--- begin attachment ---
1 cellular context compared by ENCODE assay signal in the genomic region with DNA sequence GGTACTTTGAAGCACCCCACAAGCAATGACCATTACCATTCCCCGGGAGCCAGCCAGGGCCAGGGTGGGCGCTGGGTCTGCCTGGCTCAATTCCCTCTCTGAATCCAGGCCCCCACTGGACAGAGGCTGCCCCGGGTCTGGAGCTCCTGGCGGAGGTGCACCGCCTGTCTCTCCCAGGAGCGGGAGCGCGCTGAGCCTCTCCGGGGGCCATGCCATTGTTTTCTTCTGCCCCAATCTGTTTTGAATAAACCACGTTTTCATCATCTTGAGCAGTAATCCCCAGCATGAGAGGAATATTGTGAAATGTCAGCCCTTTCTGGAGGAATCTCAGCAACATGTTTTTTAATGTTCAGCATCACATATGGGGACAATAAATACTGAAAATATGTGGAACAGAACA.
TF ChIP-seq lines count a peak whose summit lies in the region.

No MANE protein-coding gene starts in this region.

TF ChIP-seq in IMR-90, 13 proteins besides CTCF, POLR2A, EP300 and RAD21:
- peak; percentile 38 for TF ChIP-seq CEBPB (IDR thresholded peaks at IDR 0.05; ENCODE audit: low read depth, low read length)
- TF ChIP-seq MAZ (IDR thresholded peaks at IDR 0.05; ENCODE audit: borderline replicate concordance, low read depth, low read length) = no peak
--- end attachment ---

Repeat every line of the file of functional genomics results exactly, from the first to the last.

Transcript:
1 cellular context compared by ENCODE assay signal in the genomic region with DNA sequence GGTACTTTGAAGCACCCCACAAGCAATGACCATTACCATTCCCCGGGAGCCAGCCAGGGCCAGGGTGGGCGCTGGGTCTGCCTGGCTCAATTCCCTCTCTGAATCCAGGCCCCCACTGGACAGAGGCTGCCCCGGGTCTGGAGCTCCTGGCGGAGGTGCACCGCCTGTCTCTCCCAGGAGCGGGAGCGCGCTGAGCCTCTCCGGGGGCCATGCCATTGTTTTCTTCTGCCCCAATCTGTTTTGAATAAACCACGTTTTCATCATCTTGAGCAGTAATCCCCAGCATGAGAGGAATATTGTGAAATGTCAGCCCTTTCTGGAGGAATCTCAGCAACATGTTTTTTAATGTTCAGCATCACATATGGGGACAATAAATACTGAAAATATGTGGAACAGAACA.
TF ChIP-seq lines count a peak whose summit lies in the region.

No MANE protein-coding gene starts in this region.

TF ChIP-seq in IMR-90, 13 proteins besides CTCF, POLR2A, EP300 and RAD21:
- peak; percentile 38 for TF ChIP-seq CEBPB (IDR thresholded peaks at IDR 0.05; ENCODE audit: low read depth, low read length)
- TF ChIP-seq MAZ (IDR thresholded peaks at IDR 0.05; ENCODE audit: borderline replicate concordance, low read depth, low read length) = no peak